04.01.2021 Author: Vladimir Platov

The Cyber War Unleashed against Iran by Israel Only Escalates


According to Israeli media reports, the Jewish state has recently been subjected to another cyber attack: at least 80 Israeli companies were affected by the Pay2Key hacker group, one which is presumably from Iran. According to the news site Ynet, this group of hackers has released documents concerning some of Israel’s most prominent companies that use services provided by Portnox, including Bezeq, Elbit, and El Al. Pay2Key claimed that it had captured nearly 1 terabyte of data that specifically included a data array from the major Israeli defense company Elbit.  According to Israeli experts, unlike the conventional ransomware hacking programs that require hundreds of thousands – or even millions – of dollars, this time the hackers only needed relatively small amounts of money. This shows that the main point for these cyber attacks on Israel was not the material, but rather the ideological aspect, with the desire to inflict damage that was publicly broadcasted.

In recent years, the cyber war between Iran and Israel has become increasingly serious. This is especially true since the Stuxnet computer virus disabled more than 1,000 centrifuges at Iranian nuclear facilities in 2010. Back then, Israel and the United States successfully used the world’s first cyber weapon, showing the whole world that a new battlefield exists. Stuxnet has proven in practice that in cyberspace it is possible to not only conduct information campaigns and intelligence operations, but also military operations that cause tangible material damage to an enemy.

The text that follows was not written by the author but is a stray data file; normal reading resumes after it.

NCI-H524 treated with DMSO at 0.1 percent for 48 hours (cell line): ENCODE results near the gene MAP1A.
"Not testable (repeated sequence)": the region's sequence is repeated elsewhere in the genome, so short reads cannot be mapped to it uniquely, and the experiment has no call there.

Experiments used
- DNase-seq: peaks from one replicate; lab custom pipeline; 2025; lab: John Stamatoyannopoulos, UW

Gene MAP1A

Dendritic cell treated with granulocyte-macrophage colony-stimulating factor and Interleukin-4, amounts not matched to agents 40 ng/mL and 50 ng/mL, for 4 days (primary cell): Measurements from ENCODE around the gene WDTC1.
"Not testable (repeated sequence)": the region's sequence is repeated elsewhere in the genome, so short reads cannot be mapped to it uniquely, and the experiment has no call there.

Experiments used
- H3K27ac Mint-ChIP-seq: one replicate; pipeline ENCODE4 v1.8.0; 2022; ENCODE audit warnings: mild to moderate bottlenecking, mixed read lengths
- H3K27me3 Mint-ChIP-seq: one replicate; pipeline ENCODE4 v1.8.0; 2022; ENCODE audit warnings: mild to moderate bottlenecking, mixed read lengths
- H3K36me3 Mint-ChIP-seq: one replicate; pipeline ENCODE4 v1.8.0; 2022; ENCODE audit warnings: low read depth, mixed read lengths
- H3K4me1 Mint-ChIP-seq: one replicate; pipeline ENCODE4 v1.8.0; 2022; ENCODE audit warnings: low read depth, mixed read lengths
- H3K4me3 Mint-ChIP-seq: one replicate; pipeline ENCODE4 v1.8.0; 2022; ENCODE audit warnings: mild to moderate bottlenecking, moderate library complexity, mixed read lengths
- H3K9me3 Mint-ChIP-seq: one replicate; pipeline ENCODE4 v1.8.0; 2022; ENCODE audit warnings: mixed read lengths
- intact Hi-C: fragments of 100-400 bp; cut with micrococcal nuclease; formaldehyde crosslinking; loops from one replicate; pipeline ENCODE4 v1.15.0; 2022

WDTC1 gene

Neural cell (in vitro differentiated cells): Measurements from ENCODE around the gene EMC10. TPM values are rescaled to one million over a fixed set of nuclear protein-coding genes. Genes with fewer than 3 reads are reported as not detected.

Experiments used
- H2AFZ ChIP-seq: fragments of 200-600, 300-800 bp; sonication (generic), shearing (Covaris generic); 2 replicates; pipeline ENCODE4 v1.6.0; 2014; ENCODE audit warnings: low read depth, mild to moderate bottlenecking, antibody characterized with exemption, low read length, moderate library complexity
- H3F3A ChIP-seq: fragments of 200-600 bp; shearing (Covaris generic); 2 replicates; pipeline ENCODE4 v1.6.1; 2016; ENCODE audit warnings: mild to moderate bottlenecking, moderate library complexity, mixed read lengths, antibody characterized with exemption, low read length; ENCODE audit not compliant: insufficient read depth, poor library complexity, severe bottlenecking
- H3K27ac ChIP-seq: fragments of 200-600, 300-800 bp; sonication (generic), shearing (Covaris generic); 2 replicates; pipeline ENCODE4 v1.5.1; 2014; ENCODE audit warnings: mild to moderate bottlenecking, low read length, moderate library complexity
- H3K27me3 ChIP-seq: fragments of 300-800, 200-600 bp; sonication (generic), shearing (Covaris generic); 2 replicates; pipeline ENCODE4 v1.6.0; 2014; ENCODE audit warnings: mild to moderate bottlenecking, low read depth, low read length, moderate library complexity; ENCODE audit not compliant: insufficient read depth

In 2015, The Wall Street Journal, citing information from senior US officials, reported that Israel was eavesdropping on the nuclear negotiations taking place between Iran and the United States to try to obstruct the terms of the nuclear deal. The publication reported that Israel received information from participants in confidential American briefings, as well as from informants and diplomatic contacts in Europe. After that, a certain allegedly pro-Palestinian hacker, under the handle Abderrazak, hacked the website of the Israeli parliament (Knesset), and left the inscription FreePalestine on it.

In the past ten years alone, Israel has been repeatedly accused of committing major cyber attacks on Iran’s defense industry and nuclear facilities, its leading commercial organizations, and its financial system.

Israel was also accused of a major cyber attack in May 2020 on the Iranian port of Bandar Abbas, and it tried to explain its actions by alleging that Iran was using the port for military purposes to help terrorists in other parts of the Middle East, including Hamas and Hezbollah. The attack caused the collapse of the computers that track the ship and truck traffic movements in a port located in a strategic region of the Strait of Hormuz, in the Persian Gulf.

Israel’s active participation in cyber wars has not been a secret to anyone for a long time. Israel has long had special operations units that are involved in cyber attacks. One of the most renowned from among these is the Israeli Intelligence Corps Unit 8200. This unit is similar to the US National Security Agency, also known as the “global ear”. Unit 8200 is tasked with intercepting intelligence, decrypting information, eavesdropping on enemy targets, and organizing cyber attacks. Another formation is the IDF C41 Corps, whose main task is to perform work in defense networks. Recently, news leaked that the C41 Corps had set up a separate cyber department at IDF headquarters in the HaKirya area of Tel Aviv. In addition, the Mossad has its own cyber department.